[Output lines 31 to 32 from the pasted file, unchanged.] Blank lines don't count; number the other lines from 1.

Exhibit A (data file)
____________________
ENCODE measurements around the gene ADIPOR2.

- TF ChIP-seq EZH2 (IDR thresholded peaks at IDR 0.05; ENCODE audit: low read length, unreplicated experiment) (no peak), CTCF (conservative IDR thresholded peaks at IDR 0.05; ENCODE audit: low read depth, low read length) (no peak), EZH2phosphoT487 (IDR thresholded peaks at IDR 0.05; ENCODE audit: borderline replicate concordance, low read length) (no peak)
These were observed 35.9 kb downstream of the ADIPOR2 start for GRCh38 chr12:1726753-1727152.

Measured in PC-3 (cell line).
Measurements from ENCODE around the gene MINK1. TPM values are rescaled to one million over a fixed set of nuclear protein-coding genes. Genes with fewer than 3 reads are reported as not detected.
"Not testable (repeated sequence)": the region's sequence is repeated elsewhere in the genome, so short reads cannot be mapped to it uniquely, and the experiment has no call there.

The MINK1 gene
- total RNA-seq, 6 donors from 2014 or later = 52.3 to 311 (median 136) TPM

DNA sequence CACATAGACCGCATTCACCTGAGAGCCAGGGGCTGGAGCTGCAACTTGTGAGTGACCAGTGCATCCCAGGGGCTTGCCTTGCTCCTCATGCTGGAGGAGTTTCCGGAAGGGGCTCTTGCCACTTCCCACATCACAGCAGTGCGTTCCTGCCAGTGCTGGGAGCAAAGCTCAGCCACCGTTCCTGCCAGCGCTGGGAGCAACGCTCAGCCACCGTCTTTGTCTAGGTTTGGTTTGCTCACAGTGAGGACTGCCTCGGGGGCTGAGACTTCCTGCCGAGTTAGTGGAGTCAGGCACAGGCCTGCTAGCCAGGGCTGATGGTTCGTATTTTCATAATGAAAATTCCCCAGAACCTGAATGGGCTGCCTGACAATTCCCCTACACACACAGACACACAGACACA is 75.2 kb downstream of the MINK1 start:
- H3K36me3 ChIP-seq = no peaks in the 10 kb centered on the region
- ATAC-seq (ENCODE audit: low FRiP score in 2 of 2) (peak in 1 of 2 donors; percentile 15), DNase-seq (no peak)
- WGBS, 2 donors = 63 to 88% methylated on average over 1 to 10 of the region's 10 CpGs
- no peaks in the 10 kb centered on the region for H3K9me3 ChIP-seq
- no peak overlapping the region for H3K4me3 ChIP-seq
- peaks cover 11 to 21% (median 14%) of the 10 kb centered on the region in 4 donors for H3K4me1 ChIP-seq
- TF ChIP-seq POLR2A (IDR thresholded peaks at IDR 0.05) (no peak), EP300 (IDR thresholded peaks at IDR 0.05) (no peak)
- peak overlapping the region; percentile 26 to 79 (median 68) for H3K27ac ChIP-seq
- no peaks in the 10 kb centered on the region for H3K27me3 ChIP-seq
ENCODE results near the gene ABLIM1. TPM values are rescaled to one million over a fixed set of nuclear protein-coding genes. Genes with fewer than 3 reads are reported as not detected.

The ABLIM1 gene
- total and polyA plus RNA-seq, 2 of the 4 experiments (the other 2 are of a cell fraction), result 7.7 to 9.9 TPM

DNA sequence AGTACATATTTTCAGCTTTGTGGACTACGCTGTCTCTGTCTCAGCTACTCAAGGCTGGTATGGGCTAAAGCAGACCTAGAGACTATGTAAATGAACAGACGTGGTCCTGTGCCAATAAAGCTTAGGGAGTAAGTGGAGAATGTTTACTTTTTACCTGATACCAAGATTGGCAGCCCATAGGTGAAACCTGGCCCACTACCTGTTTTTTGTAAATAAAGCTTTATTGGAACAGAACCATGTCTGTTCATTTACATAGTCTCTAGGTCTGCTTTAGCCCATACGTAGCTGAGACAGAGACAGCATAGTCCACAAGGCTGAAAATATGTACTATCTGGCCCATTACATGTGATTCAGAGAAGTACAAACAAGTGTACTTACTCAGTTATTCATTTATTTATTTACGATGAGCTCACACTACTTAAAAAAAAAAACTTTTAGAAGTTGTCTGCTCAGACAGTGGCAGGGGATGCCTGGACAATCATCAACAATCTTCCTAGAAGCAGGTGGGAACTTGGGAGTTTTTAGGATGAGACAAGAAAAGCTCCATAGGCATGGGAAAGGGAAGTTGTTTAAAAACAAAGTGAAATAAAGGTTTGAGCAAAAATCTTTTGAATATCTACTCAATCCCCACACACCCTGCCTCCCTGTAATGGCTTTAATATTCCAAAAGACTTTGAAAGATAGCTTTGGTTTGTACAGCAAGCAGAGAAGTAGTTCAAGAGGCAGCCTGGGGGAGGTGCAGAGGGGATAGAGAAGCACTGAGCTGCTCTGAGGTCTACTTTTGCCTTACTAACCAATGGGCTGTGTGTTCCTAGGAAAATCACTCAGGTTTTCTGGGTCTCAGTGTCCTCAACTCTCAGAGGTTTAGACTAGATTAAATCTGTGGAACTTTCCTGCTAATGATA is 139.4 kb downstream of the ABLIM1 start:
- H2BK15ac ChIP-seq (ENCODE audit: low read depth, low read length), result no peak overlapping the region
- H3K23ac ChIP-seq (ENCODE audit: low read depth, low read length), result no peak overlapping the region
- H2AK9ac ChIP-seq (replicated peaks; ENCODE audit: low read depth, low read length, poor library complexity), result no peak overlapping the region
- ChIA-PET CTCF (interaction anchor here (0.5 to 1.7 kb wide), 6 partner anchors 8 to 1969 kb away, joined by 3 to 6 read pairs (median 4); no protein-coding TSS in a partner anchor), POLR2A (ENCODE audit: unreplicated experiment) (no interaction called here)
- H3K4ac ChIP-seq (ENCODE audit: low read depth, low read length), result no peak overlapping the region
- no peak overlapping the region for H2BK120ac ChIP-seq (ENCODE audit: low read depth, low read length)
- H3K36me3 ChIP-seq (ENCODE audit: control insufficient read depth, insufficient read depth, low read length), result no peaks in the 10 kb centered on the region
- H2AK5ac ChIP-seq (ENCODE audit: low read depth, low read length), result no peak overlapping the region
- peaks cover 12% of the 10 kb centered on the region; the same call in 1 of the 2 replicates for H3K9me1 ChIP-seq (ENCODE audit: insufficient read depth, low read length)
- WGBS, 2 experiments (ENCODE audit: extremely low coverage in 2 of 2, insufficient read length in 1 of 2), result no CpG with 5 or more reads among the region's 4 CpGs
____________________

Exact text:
- peaks cover 12% of the 10 kb centered on the region; the same call in 1 of the 2 replicates for H3K9me1 ChIP-seq (ENCODE audit: insufficient read depth, low read length)
- WGBS, 2 experiments (ENCODE audit: extremely low coverage in 2 of 2, insufficient read length in 1 of 2), result no CpG with 5 or more reads among the region's 4 CpGs